Here’s a table showing how much someone would need to save to max out both accounts. The maximum RRSP contribution limit assumes the person earned the same income in the previous year.

Combined Tax Sheltered Savings Table 2015

Annual Gross IncomeMax TFSA RoomMax RRSP RoomCombined TFSA/RRSP Limit% of Income
$20,000$10,000$3,600$13,60068%
$30,000$10,000$5,400$15,40051%
$40,000$10,000$7,200$17,20043%
$50,000$10,000$9,000$19,00038%
$60,000$10,000$10,800$20,80035%
$70,000$10,000$12,600$22,60032%
$80,000$10,000$14,400$24,40031%
$90,000$10,000$16,200$26,20029%
$100,000$10,000$18,000$28,00028%

 

As we can see people who make $50,000 a year will have to save more than 38% of their incomes before running out of space in tax advantaged accounts. There is no point in buying GICs, bonds, stocks, mutual funds, and other investments in a regular cash account anymore, unless you’re like me and trade derivatives or buy securities on margin. 😉

Decreased Minimum RIF Withdrawal Rate

The new federal budget also gives seniors more options. When an RRSP is converted into a Registered Retirement Income Fund (RRIF) retirees will be able to leave more money in their tax sheltered account each year to help their savings last longer and can also lower their overall tax burden. The proposed new RIF minimum withdrawal rate will decrease from the current 7.38% at the age of 71, to 5.28% starting at the age of 71, and gradually increase to 20% by age 95. 😄

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In general lower income, and younger folks should prioritize saving in a TFSA before considering RRSP, and vice-versa for high income earners. I like to put bonds in my RRSP, and the more volatile, higher potential investments in my TFSA. For most Canadians I believe the TFSA has a more important role in our financial lives than the RRSP. However, both are important as the RRSP can save us money today by delaying the tax liability to future years, while the TFSA can save us money in the future. Holding the right amount of each can minimize the overall taxes we pay over time.

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Mar 252015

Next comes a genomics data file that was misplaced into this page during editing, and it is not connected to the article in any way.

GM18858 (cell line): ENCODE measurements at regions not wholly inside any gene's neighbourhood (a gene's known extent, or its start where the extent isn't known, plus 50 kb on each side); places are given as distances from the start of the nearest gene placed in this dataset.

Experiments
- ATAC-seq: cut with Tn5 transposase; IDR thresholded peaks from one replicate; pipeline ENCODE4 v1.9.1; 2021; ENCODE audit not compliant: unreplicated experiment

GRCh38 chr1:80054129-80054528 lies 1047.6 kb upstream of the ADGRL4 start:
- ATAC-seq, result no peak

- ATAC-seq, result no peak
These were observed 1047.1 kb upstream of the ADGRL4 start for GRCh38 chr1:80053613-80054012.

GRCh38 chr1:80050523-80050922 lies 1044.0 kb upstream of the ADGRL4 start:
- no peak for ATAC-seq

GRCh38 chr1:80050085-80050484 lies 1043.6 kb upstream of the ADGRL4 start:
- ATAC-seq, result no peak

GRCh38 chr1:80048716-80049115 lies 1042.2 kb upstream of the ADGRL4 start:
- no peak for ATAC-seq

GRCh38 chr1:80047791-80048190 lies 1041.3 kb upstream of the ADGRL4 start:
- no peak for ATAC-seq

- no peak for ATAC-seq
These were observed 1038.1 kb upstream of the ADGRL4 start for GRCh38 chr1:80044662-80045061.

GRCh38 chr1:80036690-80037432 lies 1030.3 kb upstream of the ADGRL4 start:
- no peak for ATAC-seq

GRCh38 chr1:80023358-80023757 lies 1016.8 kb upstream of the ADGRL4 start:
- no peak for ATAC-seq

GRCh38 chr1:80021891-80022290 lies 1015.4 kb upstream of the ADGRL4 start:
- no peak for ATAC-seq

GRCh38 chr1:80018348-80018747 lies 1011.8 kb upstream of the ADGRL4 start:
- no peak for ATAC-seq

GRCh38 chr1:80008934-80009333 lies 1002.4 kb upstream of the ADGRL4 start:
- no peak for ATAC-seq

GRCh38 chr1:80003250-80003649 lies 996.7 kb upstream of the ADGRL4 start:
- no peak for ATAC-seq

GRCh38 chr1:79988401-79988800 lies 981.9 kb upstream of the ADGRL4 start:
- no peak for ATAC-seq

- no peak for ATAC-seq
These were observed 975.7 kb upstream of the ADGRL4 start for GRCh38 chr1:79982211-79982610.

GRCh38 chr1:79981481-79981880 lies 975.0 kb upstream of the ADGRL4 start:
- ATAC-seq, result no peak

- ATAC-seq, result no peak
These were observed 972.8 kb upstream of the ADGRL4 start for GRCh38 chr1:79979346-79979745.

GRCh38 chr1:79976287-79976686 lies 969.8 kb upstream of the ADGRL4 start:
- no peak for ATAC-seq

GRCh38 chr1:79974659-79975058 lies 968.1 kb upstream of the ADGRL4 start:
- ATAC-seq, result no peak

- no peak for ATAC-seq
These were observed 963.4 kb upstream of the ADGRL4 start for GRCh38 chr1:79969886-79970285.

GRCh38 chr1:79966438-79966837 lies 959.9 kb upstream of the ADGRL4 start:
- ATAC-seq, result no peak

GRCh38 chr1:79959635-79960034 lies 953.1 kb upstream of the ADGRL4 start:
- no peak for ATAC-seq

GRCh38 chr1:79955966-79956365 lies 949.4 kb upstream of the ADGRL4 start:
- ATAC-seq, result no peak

I was browsing CanadianMoneyForum.com recently and came across the following thread.

I saw some commercials saying if you contribute to your TFSA (Roth IRA) every year, in 30 years you will have over one million dollars assuming a ROR in the 4-5% range. One million dollars should churn out $40-50k in tax free income.

Now thinking about this further, does anyone know of someone who got rich this way? I mean start investing a few hundred a week at age 25 and come out with millions at age 60? I personally do not. People who made a fortune got it other ways, by owning a business, getting stock options, or by making a lucky stock or real estate purchase.” ~tygrus

There are many ways to retire wealthy. Owning a business or hitting a home run on a single stock can increase the probability of becoming a millionaire. But to address the question, yes, I do know of someone who became rich simply by investing small amounts of money over many humbling decades. Well, I don’t know him personally. But I know his story. 🙂

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Ronald Read, from Brattleboro in Vermont, had $8 million to his name when he died last year at the age of 92. Most of his fortune was donated to a local hospital. After graduating from high school he worked at a gas station for many years. He also served in the military during WWII. Most recently he worked as a janitor for the department store chain JC Penny for 17 years. The secret to his financial success can be attributed to his thrift and his financial acumen.

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Dec 232014
 

In January of this year I wrote down 3 goals for myself to accomplish this year. Here’s a recap of those 2014 financial goals.

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1) Increase net worth by $55,000
Pass!
From the end of December 2013 to now my net worth has increased by more than $110,000. I never expected to exceed my target by twice as much, so that’s a pleasant surprise. Here’s a rough breakdown of the $110,000 gain.

  • About $50K is from property appreciation. Hurray for Vancouver real estate and Saskatchewan farmland! 🙂
  • Another $15K is simply due to debt reduction. Every time I make a mortgage payment, for example, my total debt amount shrinks and my wealth increases! Hurray for easy forced savings.
  • Another $30K comes from stock portfolio appreciation, dividends, interest, and rent. The U.S. stock markets are up double-digits year to date. Hurray for loose monetary policy! My $50K+ margin loan at 4.25% interest rate is kind of a drag though. Oh well, gotta spend money to make money right? 😉
  • And the remaining amount of my net worth increase this year comes from good old fashioned savings.